European Union is going to revise the previous decision regarding the UK cities competing for the title of European Capital of Culture. Despite the launching the bids, the top officials have called a halt on the UK entries due to the Brexit results.
The European Capital of Culture contest should include five EU cities (Leeds, Nottingham, Milton Keynes and Dundee), which were all bidding for the 2023 prize, along with a joint bid from Belfast and Derry. The Brexit vote made the changes and the EU bosses ruled UK entries “will not be possible” due to the nation’s decision to leave the European Union.
The prize is open to cities in countries outside the EU, although they must be either candidate to join or nations in the European Economic Area or European Free Trade Association.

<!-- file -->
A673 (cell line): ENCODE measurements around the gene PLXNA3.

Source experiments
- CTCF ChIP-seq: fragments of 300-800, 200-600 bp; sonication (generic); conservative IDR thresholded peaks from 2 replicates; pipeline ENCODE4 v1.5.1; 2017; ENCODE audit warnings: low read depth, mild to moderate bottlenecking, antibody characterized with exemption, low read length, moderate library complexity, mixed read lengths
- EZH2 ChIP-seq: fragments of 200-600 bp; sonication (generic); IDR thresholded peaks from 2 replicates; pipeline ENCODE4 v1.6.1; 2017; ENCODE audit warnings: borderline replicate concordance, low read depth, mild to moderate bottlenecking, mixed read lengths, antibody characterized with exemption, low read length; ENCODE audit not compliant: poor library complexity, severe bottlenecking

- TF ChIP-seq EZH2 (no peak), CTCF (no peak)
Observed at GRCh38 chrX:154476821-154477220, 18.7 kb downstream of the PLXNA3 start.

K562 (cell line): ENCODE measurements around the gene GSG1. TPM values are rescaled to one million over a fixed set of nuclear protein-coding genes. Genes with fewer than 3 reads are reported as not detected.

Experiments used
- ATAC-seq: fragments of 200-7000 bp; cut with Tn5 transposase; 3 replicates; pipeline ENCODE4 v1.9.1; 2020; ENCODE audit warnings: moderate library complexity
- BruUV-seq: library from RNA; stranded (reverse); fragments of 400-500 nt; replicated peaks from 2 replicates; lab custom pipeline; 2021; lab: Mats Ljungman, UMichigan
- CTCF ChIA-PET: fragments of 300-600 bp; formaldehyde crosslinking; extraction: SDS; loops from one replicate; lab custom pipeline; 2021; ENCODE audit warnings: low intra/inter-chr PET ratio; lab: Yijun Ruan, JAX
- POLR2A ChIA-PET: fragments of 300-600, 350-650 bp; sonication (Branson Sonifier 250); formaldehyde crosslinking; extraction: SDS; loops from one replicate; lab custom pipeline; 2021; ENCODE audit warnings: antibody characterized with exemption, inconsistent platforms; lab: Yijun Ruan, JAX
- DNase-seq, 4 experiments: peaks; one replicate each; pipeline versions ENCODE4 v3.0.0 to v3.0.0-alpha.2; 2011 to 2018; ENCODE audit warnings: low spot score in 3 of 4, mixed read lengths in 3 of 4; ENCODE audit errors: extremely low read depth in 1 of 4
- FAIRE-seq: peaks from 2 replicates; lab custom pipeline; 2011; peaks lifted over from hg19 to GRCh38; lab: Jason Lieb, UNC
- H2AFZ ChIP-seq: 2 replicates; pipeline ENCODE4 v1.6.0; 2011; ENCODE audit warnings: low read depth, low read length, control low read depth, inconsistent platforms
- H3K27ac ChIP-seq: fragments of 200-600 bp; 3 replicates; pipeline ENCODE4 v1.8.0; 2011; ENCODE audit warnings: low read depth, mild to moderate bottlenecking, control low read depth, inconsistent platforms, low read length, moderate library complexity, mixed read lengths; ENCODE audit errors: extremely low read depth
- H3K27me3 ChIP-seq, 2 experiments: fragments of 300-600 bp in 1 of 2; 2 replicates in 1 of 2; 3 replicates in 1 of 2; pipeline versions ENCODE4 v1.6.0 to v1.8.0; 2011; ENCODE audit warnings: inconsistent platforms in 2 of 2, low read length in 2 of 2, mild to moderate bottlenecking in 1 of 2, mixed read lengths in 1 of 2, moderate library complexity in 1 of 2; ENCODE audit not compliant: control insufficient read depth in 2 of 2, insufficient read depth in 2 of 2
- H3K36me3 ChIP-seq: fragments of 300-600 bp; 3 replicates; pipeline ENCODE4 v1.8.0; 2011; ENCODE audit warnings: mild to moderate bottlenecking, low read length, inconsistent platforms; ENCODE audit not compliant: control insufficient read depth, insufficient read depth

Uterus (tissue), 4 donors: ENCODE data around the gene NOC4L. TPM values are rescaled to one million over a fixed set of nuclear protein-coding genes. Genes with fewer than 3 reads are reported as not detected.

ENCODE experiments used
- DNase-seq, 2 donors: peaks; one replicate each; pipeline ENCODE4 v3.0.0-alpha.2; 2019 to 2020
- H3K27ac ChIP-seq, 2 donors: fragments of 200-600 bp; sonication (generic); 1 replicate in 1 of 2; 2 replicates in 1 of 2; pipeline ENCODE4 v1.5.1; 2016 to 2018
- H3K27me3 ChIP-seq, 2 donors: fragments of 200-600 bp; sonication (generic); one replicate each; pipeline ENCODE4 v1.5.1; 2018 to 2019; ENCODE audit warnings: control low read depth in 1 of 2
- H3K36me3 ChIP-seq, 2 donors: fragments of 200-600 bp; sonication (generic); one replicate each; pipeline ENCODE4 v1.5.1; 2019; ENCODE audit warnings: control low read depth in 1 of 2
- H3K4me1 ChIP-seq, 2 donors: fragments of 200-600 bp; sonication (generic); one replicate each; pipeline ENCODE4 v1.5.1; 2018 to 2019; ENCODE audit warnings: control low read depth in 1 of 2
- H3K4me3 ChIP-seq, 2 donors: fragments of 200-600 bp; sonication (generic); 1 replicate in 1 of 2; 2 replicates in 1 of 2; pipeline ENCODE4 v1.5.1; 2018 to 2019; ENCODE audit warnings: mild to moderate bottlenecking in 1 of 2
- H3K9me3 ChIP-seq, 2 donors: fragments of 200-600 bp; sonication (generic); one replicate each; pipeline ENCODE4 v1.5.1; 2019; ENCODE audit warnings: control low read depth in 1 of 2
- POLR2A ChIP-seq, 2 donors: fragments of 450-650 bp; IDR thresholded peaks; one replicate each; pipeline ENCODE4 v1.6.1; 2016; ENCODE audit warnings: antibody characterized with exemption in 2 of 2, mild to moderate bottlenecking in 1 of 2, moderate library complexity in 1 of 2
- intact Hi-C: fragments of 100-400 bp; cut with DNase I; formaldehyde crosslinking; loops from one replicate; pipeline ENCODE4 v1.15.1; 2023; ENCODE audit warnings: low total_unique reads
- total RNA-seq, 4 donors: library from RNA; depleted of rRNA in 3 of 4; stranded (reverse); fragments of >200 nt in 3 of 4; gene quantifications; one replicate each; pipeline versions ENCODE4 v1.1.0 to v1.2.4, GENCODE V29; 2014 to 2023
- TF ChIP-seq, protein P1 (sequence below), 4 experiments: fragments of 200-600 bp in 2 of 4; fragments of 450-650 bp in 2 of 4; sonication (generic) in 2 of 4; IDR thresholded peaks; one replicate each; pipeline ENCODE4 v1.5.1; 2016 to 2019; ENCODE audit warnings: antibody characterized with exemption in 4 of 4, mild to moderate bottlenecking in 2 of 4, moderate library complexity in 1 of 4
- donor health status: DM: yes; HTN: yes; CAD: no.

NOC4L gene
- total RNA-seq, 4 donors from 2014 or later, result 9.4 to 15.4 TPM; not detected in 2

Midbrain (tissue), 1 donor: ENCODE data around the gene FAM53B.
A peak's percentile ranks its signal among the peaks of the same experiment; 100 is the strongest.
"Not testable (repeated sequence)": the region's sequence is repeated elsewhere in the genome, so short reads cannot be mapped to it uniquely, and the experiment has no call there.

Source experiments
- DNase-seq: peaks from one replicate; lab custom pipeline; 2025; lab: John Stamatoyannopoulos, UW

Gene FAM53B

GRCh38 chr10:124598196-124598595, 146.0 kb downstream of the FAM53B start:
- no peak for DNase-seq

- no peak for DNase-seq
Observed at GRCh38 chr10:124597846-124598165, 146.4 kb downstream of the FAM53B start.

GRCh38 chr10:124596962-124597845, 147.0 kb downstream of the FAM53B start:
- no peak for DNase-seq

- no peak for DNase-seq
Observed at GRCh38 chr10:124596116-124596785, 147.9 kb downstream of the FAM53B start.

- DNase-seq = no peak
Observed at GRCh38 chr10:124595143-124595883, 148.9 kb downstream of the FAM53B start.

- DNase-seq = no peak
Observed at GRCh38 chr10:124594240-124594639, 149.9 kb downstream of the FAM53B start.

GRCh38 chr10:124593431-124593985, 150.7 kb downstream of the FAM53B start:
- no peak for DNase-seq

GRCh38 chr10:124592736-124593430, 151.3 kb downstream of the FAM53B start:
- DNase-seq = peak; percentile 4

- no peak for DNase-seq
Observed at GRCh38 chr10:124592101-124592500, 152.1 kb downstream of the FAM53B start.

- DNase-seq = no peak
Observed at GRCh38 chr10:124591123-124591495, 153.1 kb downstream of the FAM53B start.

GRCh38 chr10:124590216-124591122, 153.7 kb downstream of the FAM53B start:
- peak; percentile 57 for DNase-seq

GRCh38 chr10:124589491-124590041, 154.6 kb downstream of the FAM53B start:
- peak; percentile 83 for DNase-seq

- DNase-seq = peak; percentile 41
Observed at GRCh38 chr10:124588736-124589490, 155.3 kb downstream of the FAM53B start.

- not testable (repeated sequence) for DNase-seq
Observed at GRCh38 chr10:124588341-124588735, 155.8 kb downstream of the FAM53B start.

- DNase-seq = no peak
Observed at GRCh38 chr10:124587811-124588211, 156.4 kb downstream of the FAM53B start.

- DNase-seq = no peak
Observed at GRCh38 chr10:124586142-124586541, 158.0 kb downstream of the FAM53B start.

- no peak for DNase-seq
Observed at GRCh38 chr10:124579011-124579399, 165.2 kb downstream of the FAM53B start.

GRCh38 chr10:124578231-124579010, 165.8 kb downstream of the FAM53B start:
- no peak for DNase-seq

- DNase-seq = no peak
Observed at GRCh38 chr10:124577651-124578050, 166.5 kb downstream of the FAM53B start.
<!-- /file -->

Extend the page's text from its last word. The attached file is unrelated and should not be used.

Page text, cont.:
A terse letter to the Department for Culture, Media and Sport (DCMS) from Brussels informed UK officials “on grounds of sound and responsible management of human and financial resources, the Commission considers that the selection process should immediately be discontinued”.
EU and the UK top officials about European Capital of Culture contest
The UK is not a newcomer to the European Capital of Culture programme, city Liverpool, which was the last UK city to hold the title in 2008, claimed it saw a return of £750m to the local economy from £170m of spending. Glasgow was the previous UK host in 1990.
After Brexit, UK is no longer able to take part in the bidding, and in October, DCMS said it was “ready and fully committed” to host the European Capital of Culture in 2023, for which UK cities were competing with rival bids in Hungary. However, British officials did warn entrants at the launch of the bidding process the title would be “subject to the outcome” of Brexit negotiations, which could affect UK participation.